Blue Note raids the back of its vaults for all four of Melle's long out of print 10" LPs, plus the 12" Patterns in Jazz, in order to place back in circulation a musician who had been nearly invisible to the jazz world for a good three decades. Though Melle's entertaining self-penned liner notes may be outrageously self-aggrandizing, this collection leaves little doubt that he was (and remains) a marvelous saxophonist and an intriguing composer who hasn't been given his due. On the early sides, Melle plays an erudite, relaxed, always musical tenor sax, and "Transition" marks his recorded debut on baritone, which he uses in a thoughtful, even quizzical manner for the remainder of the set. As a composer, Melle was very much the uncompromising cool bopper, but was also equipped with a fascinating mind of his own. His first session is also the most startling: "Four Moons" is brilliant in its Kentonian harmonic way, with vibraphone striking the chords; so is his most famous jazz composition "The Gears," with its Monica Dell scat vocal lead doubled by vibraphone. Further on in the set, Melle does away with the piano in the cool tradition, but gives the lineup an unorthodox twist by using a guitarist (Tal Farlow, Lou Mecca, or Joe Cinderella) in the keyboard role, and a trombonist (Eddie Bert or the swinging, vastly underrated Urbie Green) or even a tuba (Don Butterfield) on the front line. He also employs consistently first-class rhythm sections, with Max Roach and a young Joe Morello among the drummers. For those super-collectors who may have the extremely rare originals (now worth hundreds of dollars each), there is one unreleased track, "The Nearness of You"; the digitally remastered sound, flaws in the master tapes aside, is excellent.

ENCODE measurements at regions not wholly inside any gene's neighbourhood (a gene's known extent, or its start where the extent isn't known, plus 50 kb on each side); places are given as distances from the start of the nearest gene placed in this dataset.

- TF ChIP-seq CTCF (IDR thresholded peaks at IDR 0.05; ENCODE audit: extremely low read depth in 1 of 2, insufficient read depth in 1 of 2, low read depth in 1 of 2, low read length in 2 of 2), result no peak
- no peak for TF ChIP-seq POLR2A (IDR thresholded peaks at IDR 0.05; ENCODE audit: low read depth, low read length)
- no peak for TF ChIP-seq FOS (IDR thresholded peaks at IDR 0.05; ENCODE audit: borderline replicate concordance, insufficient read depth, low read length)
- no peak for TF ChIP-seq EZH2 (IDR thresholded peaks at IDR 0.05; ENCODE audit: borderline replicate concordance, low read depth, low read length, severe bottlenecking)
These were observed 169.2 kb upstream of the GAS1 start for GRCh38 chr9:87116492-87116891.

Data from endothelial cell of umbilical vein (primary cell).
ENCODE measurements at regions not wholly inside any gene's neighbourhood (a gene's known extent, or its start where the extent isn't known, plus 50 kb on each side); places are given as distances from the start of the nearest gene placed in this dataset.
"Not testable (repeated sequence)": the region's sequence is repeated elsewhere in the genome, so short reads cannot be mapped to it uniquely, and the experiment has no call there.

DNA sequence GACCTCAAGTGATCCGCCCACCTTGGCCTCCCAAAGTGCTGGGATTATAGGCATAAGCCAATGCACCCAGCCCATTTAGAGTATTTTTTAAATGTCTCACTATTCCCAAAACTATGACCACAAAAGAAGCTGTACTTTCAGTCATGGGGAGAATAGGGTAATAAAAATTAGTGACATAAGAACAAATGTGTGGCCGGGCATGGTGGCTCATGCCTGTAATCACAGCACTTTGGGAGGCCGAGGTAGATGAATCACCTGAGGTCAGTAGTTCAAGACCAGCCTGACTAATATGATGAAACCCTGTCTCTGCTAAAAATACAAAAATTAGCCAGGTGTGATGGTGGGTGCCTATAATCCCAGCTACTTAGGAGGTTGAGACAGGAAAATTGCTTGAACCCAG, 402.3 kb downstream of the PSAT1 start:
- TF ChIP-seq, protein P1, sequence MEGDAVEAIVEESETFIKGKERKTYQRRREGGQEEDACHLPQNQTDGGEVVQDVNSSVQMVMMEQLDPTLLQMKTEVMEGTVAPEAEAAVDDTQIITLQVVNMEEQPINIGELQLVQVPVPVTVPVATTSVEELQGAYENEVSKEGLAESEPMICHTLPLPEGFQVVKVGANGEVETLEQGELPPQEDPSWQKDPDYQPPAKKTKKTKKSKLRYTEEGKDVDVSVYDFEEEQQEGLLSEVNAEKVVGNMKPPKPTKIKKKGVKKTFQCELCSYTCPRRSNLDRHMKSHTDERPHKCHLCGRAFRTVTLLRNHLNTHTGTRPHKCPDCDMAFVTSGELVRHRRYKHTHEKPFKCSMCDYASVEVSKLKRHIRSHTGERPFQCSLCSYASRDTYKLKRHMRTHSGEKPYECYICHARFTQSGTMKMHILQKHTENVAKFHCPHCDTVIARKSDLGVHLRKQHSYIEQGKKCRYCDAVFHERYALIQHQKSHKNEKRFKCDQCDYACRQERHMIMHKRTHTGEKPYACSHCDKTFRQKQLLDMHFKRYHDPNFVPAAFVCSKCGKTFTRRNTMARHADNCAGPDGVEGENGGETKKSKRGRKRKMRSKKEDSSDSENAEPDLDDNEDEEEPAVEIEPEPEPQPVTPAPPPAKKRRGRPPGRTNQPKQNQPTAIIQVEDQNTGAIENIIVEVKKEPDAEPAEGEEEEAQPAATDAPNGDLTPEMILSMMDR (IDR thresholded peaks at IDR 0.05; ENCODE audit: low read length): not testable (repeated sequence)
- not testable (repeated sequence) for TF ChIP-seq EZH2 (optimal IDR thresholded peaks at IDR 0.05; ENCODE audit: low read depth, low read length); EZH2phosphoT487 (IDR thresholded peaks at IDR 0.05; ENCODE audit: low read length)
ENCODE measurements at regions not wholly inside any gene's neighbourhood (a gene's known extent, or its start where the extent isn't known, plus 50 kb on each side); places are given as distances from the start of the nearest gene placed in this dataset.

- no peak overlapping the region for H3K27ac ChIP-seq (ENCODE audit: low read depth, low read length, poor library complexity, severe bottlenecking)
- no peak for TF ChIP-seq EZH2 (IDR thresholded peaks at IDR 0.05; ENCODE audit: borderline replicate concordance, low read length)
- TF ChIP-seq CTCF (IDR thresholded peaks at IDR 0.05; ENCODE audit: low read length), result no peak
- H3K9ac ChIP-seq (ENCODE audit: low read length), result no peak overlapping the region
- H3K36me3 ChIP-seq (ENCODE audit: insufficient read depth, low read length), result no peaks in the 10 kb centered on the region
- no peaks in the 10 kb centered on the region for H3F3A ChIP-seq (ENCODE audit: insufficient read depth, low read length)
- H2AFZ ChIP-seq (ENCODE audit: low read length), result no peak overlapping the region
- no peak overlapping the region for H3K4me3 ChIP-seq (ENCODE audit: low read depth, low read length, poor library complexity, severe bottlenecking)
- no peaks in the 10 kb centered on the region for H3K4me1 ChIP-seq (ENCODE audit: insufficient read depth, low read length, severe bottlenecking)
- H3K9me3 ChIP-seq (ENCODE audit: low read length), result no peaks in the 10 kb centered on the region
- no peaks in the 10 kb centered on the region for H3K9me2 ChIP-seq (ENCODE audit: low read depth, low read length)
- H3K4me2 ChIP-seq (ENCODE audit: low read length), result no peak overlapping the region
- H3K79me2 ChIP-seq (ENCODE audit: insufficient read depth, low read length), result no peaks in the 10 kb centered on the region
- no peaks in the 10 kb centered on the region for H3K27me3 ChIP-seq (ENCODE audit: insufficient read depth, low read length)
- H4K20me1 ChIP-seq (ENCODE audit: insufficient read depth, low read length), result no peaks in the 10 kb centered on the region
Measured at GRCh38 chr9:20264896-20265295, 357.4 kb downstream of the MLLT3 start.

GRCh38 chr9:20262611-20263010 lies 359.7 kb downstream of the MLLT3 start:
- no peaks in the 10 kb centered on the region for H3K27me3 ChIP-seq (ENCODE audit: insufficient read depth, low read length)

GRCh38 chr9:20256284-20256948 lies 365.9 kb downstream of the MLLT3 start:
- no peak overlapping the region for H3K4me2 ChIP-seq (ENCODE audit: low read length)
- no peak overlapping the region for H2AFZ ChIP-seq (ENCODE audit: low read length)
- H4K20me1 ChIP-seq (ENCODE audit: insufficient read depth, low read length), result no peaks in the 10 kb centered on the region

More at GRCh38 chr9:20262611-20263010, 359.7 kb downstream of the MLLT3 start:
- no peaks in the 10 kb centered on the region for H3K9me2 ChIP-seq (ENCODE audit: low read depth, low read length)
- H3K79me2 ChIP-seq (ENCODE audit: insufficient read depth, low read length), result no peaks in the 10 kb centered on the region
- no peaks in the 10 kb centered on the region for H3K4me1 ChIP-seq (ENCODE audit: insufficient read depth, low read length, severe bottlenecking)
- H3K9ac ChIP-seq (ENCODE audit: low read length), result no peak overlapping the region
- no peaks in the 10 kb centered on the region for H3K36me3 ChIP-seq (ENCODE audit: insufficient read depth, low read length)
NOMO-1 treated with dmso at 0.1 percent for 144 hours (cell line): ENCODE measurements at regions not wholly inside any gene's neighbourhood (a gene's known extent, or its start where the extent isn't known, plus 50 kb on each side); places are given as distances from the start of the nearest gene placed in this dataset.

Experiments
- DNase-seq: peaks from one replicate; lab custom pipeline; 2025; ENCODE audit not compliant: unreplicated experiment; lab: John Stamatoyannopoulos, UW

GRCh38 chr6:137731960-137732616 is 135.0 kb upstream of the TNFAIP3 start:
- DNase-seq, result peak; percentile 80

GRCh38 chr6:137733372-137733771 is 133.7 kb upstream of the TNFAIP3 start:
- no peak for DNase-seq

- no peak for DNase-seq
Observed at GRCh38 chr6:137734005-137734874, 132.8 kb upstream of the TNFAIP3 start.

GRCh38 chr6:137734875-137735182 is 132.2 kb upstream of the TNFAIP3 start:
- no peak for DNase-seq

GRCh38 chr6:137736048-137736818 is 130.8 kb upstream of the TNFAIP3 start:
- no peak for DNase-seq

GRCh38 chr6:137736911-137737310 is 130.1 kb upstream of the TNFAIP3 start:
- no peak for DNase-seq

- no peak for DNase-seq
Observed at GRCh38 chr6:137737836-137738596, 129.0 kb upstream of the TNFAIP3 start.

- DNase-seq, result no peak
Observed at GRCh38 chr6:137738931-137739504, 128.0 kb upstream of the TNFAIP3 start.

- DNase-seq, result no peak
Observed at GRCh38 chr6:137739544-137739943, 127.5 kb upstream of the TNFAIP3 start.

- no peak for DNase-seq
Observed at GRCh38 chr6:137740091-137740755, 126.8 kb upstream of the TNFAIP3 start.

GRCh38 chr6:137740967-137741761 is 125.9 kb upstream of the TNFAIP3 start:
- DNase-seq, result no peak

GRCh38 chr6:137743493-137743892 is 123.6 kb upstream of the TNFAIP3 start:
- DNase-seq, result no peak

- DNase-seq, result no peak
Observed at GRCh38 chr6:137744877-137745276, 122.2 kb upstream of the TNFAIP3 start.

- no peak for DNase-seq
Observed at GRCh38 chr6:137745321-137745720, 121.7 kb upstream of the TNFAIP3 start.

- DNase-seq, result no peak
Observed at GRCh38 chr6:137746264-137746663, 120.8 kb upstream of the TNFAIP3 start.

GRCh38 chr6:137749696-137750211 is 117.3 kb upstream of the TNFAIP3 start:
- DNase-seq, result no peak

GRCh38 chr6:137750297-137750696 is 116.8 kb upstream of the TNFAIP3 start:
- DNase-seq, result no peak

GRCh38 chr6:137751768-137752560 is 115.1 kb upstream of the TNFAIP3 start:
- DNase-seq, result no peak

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AllMusic Review by Richard S. Ginell
Track Listing - Disc 1
Track Listing - Disc 2